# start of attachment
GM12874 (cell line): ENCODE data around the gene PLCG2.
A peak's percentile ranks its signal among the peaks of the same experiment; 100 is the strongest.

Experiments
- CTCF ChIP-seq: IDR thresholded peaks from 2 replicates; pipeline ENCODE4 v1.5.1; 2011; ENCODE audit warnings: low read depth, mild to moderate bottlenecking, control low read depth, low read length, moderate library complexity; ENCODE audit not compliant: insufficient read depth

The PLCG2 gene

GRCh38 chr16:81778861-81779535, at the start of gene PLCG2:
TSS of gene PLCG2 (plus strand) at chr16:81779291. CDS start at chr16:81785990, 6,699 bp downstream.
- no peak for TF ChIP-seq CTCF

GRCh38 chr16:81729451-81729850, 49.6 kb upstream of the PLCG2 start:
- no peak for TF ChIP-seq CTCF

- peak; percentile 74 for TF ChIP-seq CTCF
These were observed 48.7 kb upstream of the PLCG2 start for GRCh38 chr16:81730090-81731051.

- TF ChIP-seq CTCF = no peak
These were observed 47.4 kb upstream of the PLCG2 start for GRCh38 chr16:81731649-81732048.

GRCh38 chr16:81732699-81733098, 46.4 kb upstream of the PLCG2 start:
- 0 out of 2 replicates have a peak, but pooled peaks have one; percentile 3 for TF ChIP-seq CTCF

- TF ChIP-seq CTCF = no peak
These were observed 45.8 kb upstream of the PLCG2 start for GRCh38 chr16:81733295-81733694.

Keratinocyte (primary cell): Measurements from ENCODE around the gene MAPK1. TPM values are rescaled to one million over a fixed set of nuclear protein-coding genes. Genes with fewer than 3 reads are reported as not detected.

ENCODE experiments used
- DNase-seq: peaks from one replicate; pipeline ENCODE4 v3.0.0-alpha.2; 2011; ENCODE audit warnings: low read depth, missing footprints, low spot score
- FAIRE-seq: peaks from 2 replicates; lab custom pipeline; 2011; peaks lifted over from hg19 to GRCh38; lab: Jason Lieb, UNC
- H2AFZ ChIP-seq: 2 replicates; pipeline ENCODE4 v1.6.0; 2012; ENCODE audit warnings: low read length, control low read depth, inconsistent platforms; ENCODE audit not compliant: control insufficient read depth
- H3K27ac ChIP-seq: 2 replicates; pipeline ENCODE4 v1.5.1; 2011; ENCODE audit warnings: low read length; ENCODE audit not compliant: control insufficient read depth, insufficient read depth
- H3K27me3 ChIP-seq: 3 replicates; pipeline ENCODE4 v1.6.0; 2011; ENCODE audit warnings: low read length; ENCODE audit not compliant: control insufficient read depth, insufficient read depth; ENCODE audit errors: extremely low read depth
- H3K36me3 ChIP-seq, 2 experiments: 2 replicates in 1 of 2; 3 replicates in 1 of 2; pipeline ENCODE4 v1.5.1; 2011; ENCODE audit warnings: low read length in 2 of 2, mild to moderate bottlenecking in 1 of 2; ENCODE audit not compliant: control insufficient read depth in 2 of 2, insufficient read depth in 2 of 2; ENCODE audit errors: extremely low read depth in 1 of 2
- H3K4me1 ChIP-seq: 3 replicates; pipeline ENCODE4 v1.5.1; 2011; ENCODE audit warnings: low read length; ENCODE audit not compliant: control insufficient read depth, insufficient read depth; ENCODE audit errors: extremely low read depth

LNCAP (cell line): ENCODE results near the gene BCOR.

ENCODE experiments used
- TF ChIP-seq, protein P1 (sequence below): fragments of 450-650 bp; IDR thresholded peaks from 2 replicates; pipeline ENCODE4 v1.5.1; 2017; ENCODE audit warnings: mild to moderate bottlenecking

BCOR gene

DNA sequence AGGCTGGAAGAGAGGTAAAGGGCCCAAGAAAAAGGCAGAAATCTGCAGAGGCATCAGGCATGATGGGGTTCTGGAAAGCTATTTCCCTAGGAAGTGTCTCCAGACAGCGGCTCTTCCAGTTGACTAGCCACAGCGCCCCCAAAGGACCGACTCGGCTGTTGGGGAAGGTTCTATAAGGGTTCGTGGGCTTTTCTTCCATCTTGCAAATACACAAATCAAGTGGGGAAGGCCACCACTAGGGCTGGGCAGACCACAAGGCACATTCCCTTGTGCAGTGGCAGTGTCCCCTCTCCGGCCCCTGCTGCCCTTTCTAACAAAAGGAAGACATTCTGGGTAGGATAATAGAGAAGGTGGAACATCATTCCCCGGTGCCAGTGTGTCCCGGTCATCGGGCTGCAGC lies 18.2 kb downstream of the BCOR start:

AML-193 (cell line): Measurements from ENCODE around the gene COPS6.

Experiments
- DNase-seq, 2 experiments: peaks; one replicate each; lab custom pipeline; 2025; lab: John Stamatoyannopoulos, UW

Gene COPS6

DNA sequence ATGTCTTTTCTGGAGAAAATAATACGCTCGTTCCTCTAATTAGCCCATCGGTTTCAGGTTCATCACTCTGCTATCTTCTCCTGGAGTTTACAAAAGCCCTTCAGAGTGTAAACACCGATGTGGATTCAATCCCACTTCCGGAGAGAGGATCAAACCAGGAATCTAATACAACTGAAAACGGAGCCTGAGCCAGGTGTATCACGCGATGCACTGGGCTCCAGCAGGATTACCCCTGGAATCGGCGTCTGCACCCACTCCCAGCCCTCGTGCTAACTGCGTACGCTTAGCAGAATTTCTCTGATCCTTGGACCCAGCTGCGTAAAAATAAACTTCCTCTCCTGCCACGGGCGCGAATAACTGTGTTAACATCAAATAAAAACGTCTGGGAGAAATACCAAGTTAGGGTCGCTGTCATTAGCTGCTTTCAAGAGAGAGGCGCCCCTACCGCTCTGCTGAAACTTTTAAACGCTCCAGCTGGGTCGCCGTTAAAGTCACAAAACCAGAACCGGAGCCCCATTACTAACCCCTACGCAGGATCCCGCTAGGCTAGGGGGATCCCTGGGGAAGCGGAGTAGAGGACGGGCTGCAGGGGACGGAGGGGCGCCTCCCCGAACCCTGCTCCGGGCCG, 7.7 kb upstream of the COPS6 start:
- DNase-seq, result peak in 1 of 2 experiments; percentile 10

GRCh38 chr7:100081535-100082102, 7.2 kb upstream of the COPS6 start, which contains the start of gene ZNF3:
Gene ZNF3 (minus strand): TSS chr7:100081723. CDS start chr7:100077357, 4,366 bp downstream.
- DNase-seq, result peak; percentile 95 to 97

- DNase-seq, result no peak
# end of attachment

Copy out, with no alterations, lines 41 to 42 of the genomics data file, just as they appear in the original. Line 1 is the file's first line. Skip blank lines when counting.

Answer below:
- DNase-seq, result peak; percentile 95 to 97

- DNase-seq, result no peak